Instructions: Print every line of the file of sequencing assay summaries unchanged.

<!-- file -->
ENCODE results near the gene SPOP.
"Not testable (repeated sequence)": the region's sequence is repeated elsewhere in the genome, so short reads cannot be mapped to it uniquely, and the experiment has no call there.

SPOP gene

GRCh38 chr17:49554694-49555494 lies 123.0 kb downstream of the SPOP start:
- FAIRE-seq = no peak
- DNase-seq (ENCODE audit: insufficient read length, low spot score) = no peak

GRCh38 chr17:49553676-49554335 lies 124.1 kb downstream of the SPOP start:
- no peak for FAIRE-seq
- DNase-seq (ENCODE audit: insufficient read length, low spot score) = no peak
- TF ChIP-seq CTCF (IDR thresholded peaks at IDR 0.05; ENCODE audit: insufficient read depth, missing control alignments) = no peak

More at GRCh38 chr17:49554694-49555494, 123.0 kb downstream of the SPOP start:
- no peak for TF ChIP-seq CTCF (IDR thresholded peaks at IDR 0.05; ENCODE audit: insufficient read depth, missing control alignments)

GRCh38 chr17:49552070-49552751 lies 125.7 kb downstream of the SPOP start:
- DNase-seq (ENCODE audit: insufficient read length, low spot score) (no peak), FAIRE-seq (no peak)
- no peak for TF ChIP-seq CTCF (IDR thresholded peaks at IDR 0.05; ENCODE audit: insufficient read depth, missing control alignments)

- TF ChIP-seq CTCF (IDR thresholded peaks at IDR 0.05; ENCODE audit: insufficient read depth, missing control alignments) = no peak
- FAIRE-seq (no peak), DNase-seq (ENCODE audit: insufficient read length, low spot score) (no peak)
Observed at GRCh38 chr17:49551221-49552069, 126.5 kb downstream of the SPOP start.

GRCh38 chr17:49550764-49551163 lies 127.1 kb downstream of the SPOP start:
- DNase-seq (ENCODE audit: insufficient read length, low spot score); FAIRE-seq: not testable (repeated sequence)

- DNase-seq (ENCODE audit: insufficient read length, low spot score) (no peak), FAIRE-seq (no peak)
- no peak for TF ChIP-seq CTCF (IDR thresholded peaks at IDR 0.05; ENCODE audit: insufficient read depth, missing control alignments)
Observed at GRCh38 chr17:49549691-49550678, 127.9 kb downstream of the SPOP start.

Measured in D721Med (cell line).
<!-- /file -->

ENCODE results near the gene SPOP.
"Not testable (repeated sequence)": the region's sequence is repeated elsewhere in the genome, so short reads cannot be mapped to it uniquely, and the experiment has no call there.

SPOP gene

GRCh38 chr17:49554694-49555494 lies 123.0 kb downstream of the SPOP start:
- FAIRE-seq = no peak
- DNase-seq (ENCODE audit: insufficient read length, low spot score) = no peak

GRCh38 chr17:49553676-49554335 lies 124.1 kb downstream of the SPOP start:
- no peak for FAIRE-seq
- DNase-seq (ENCODE audit: insufficient read length, low spot score) = no peak
- TF ChIP-seq CTCF (IDR thresholded peaks at IDR 0.05; ENCODE audit: insufficient read depth, missing control alignments) = no peak

More at GRCh38 chr17:49554694-49555494, 123.0 kb downstream of the SPOP start:
- no peak for TF ChIP-seq CTCF (IDR thresholded peaks at IDR 0.05; ENCODE audit: insufficient read depth, missing control alignments)

GRCh38 chr17:49552070-49552751 lies 125.7 kb downstream of the SPOP start:
- DNase-seq (ENCODE audit: insufficient read length, low spot score) (no peak), FAIRE-seq (no peak)
- no peak for TF ChIP-seq CTCF (IDR thresholded peaks at IDR 0.05; ENCODE audit: insufficient read depth, missing control alignments)

- TF ChIP-seq CTCF (IDR thresholded peaks at IDR 0.05; ENCODE audit: insufficient read depth, missing control alignments) = no peak
- FAIRE-seq (no peak), DNase-seq (ENCODE audit: insufficient read length, low spot score) (no peak)
Observed at GRCh38 chr17:49551221-49552069, 126.5 kb downstream of the SPOP start.

GRCh38 chr17:49550764-49551163 lies 127.1 kb downstream of the SPOP start:
- DNase-seq (ENCODE audit: insufficient read length, low spot score); FAIRE-seq: not testable (repeated sequence)

- DNase-seq (ENCODE audit: insufficient read length, low spot score) (no peak), FAIRE-seq (no peak)
- no peak for TF ChIP-seq CTCF (IDR thresholded peaks at IDR 0.05; ENCODE audit: insufficient read depth, missing control alignments)
Observed at GRCh38 chr17:49549691-49550678, 127.9 kb downstream of the SPOP start.

Measured in D721Med (cell line).